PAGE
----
Searchers unable to find any unmarked graves linked to former Shubenacadie residential school


A team of Nova Scotia researchers has confirmed they were unable to find any unmarked graves for students who died while attending the Shubenacadie residential school. 

The Sipekne’katik First Nation issued a statement Wednesday saying the search of the former Shubenacadie Indian Residential School site north of Halifax included the use of ground-penetrating radar and aerial laser scanning.

The survey team’s leader, Jonathan Fowler, said the search included scans of the surrounding farmland.

Fowler, an associate professor with Saint Mary’s University in Halifax, said evidence of unmarked graves was identified, but it predated the 1930 founding of the residential school by about 100 years and is likely connected to former landowners.

Sipekne’katik Chief, Mike Sack, told members of the local Mi’kmaq community the search will resume if new information comes forward.

“As we said at the outset, our best hope would be to find no evidence of graves as we continue to grapple with the effects of the residential school system on our communities,” Sack said. “We know that people need closure and healing.”

Shubenacadie
Jonathan Fowler, an associate professor with Saint Mary’s University said evidence of unmarked graves was identified, but it predated the 1930 founding of the residential school by about 100 years. Photo: Angel Moore/APTN.

Ground-penetrating radar was used at the former school in April and December of last year and again this past June and July.

There is an official list of 16 students who died while attending the school, but local Mi’kmaq Elder Dorene Bernard has said survivors have come forward in the past three years to provide the names of more missing children.

The Department of Indian Affairs brought students to the school from all three Maritime provinces and the Restigouche reserve in Quebec.

According to the National Centre for Truth and Reconciliation (NCTR), “From its founding, the school suffered from poor construction, poor maintenance, overcrowding.”

The school also had a reputation for how staff treated the students.

According to the NCTR, there was an inquiry in 1934 into the flogging of 19 boys from the school. Records in the NCTR online said “A doctor testified the flogging had left the boys with permanent scars, but the judge heading the inquiry said the boys got what they deserved.”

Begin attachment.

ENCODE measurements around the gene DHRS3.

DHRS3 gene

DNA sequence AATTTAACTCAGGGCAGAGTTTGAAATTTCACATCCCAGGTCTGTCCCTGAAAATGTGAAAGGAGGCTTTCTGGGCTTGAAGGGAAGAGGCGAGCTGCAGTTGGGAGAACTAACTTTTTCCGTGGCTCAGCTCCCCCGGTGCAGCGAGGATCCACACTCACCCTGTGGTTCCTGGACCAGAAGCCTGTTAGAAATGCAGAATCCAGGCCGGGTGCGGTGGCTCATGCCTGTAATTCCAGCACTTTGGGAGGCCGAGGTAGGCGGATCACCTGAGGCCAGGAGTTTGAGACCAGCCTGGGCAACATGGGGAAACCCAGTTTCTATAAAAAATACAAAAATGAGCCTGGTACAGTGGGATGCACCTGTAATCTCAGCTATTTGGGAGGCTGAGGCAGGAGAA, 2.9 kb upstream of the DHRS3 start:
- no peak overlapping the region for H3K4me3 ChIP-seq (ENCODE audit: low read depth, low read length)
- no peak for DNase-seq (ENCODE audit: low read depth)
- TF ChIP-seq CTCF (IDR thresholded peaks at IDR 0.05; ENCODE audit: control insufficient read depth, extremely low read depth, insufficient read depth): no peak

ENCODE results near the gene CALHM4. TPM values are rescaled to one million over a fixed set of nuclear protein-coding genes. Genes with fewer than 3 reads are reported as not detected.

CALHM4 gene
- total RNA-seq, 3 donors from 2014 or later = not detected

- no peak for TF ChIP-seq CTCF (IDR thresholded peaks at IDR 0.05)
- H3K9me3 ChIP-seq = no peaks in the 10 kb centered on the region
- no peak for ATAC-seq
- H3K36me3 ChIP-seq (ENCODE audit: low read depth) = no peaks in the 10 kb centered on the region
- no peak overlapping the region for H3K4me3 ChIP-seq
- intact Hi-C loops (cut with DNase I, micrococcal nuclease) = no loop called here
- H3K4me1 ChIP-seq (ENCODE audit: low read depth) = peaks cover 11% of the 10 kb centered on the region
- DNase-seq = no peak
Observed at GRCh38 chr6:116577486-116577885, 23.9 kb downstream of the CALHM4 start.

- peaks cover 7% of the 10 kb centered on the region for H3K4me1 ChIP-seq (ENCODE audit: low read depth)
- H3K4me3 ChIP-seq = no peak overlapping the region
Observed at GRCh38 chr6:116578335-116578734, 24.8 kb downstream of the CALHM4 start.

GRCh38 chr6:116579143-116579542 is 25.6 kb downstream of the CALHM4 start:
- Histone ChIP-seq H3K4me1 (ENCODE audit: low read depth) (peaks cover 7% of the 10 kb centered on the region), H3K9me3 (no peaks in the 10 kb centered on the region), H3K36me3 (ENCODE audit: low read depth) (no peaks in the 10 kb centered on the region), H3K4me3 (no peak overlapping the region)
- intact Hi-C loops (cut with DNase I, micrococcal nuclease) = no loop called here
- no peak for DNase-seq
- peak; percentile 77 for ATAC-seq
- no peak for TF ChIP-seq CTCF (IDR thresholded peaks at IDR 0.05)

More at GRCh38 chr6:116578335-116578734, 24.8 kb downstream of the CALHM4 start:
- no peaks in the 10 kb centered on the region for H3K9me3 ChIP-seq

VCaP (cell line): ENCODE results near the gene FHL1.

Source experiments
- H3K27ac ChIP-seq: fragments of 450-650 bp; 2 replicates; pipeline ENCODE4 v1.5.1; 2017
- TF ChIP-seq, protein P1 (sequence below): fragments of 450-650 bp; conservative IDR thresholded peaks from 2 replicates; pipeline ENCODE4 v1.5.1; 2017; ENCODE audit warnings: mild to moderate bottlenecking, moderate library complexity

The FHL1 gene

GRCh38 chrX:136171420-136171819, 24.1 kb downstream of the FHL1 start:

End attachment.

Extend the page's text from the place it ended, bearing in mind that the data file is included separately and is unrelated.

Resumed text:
Also, children operating laundry and kitchen equipment “led to a number of serious injuries.”

By 1967 the school was closed.

Operated by the Roman Catholic archdiocese of Halifax until 1956, the institution burned to the ground in the 1980s.

Survivors of the former Shubenacadie residential school at the search site. Photo: Angel Moore/APTN.

In 2015, the Truth and Reconciliation Commission of Canada issued a report saying the country’s church-run, government-sponsored residential school system was a tool for cultural genocide.

The commission compiled a list 4,100 names of children who died of disease or accident while attending a residential school.

“Some of these children ran away, while others died at the schools,” the commission concluded. “The exact number of children who died at school may never be known, but the death rates for many schools, particularly during times of epidemic or disease, were very high.”

Last month, the federal government announced it would increase funding beyond the $27.1 million pledged in the 2019 budget for searches for unmarked graves.

The funding announcement followed recent discoveries of more than 1,000 unmarked graves at several residential school sites. In all, about 150,000 First Nations, Inuit and Metis children attended residential schools.

For those Indigenous families who resisted the system, children were forcibly taken away by the RCMP. The schools were also known for overcrowding, poor sanitation, unhealthy food and menial labour. Harsh punishment was meted out for students who spoke their native language or took part in traditional ceremonies.

With files from the Canadian Press